TV Science Fiction & Fantasy



THE OUTER LIMITS “The Bellero Shield” ABC. 10 February 1964. Martin Landau, Sally Kellerman, Chita Rivera, Neil Hamilton, John Hoyt as the voice of Bifrost, Vic Perrin the voice of Control. Teleplay by Joseph Stefano. Story by Lou Morheim and Joseph Stefano (Leslie Stevens uncredited). Directed by John Brahm.

   If somehow you have never seen this episode this review contains SPOILERS!

   â€œâ€¦ when this passion becomes lust, when it’s flame is fanned by greed and private hunger, then aspiration becomes ambition by which sin the angels fell.”

                      — the voice of Control introducing “The Bellero Shield”

   Heady stuff, but pretty standard for The Outer Limits, the SF anthology series taking control of your television set weekly (“We control the horizontal. We control the vertical…”) that took the pretentious voice of Science Fiction Theater (Truman Bradley) and the social awareness of Rod Serling’s The Twilight Zone, the monsters of Boris Karloff’s Thriller, and the sheer oddity of One Step Beyond, and dressed it up with a stronger than usual science fictional dressing (not that it was particularly deep science fiction in most episodes).

   In “The Bellero (pronounced bell-a-ru) Shield” Martin Landau is scientist Richard Bellero who has spent his life seeking the approval of his father cold demanding Richard Senior (Neil Hamilton, who had appeared in another role in the anthology series the week before). Richard is experimenting with a laser from the laboratory in the top floor of his mansion, and as usual has failed to garner his father’s support.

   Senior expects his son to discover something that will make him immortal and cover the Bellero name in glory. Money means nothing.

   Richard is of course upset, but not as upset as his wife Juidth (played with icy femme fatale perfection by Sally Kellerman) who is not content with money. Judith has long dreamed of what she remembers from childhood as “the trembling way,” a metaphor for the Nordic rainbow bridge Bifrost that bridges heaven and earth, not mere wealth (Richard has more than enough of that without his father), but godlike power and prestige.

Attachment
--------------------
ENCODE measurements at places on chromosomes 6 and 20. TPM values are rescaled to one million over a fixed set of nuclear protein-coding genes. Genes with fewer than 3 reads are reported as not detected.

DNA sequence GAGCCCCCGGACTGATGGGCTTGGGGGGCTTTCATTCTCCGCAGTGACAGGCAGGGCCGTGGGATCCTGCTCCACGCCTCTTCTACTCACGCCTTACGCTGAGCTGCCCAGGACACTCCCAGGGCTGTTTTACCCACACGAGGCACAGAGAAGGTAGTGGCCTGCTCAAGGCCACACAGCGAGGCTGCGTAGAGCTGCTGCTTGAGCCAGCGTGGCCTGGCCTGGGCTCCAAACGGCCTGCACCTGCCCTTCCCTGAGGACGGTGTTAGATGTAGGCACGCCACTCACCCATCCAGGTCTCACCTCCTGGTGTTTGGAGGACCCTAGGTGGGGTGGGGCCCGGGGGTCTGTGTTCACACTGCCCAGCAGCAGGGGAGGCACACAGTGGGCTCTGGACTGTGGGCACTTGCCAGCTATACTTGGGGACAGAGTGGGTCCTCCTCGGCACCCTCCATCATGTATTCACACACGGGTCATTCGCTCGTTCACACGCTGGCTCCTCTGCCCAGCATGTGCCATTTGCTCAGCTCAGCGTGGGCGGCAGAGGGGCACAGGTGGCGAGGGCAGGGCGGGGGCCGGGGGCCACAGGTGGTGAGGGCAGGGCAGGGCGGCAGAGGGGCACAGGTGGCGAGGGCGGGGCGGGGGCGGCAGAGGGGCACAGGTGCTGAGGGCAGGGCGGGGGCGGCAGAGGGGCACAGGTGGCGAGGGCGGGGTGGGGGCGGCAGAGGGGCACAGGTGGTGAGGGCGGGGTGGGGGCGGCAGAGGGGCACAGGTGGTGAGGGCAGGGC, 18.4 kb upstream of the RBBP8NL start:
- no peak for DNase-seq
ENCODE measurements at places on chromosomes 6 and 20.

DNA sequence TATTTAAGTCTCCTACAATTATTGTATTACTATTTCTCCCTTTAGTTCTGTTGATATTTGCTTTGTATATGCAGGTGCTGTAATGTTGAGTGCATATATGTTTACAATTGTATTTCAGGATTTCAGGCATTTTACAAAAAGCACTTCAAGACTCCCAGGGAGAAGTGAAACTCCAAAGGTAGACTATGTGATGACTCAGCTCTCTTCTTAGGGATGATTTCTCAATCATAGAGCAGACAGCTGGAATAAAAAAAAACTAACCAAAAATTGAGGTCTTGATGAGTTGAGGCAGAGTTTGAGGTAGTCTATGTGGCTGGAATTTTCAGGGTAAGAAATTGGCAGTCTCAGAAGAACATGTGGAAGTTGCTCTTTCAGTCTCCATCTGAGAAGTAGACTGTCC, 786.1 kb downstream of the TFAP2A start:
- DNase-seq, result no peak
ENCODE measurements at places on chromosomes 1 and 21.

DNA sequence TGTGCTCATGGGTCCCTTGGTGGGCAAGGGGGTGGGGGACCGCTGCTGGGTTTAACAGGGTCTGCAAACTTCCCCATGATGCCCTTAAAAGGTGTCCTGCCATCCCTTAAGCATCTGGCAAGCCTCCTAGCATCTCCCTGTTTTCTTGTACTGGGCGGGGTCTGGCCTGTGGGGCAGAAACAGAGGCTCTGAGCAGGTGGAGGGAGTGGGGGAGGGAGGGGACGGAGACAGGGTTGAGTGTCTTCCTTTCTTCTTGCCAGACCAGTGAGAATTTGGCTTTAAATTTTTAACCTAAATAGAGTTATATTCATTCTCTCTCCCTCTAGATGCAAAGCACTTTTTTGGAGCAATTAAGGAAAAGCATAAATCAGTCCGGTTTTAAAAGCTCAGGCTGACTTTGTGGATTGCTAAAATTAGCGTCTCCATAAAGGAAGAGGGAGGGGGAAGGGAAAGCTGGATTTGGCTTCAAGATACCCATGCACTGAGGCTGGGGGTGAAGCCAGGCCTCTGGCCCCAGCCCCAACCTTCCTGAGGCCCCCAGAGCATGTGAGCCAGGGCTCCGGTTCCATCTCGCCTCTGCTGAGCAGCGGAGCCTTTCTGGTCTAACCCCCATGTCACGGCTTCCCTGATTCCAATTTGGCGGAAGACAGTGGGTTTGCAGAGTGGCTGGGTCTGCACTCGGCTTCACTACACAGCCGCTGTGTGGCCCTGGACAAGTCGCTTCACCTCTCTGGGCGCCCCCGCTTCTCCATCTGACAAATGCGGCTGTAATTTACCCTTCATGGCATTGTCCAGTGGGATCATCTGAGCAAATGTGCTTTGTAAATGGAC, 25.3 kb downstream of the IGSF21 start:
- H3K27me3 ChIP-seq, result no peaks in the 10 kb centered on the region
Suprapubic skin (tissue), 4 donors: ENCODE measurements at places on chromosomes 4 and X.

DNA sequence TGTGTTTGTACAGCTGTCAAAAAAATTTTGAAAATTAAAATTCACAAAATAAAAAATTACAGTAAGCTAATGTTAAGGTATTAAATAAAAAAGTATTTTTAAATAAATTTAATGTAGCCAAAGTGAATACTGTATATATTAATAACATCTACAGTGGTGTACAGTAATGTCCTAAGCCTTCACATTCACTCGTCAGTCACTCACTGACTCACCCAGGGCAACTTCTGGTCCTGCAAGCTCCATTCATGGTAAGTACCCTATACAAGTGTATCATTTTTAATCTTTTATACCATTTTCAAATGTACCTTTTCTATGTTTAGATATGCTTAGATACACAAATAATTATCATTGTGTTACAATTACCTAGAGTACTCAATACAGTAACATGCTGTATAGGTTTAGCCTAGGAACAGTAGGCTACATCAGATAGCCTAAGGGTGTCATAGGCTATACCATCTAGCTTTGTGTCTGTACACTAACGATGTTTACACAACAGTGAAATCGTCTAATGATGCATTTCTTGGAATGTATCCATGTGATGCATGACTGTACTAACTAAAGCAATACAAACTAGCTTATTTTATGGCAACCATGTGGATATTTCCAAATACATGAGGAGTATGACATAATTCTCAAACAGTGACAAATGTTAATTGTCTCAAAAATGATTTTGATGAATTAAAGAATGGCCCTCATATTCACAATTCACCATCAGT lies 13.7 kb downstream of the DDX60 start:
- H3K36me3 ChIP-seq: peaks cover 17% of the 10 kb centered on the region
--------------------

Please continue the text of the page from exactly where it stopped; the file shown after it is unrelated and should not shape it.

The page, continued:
Between Senior’s lust for glory and Judith’s passion for power Richard is pretty much screwed, and we mustn’t forget Judith’s almost alien Mrs. Danvers like devoted servant in black the barefoot creepy and unnaturally devoted Mrs. Dane (Chita Rivera, whose bare feet in this episode should get a second credit).

   To be honest, Landau, a first class over actor himself, has little to do here against Kellerman’s cold hearted Randian goddess, Hamilton’s Miltonic patriarch, and Rivera’s satanically devious servant. It may be the only time in his career his is the most normal character in the cast.

   Enter what Stefano, who co-produced the series, called the “Bear,” the thing that made The Outer Limits different than every other similar anthology series, the monster of the week. Of course we aren’t talking your average “bear” (sorry about that, couldn’t resist) in most cases. More often than not the “bear” was the most sympathetic character in any episode and the real monsters wore human skin, and it was always a semi science based monster, no vampires, witches, or werewolves, though BEM’s were welcome.

   Here the “bear” is an alien transported to Earth by Richard’s laser beam. This alien, christened Bifrost (voiced by John Hoyt) is an advanced being who almost immediately has a shared scientific bond with Richard, but Judith is less interested in exploiting the first contact with a creature from another world than getting her hand on the shield that protects Bifrost, an impenetrable protection that can be extended to cover vast areas from a single unit.

   Judith sees the shield as the key to her ambition and pressures Richard to bring back his Father so she can show it to him, but while Richard is gone Bifrost is becoming anxious to return home, afraid he will miss his chance, and after a well written scene where he sums up Judith by “reading her eyes” (“Throughout the Universe all species that have eyes can be understood through them.”), he tries to leave and Judith kills him hiding him in the cellar with Mrs. Dane’s help.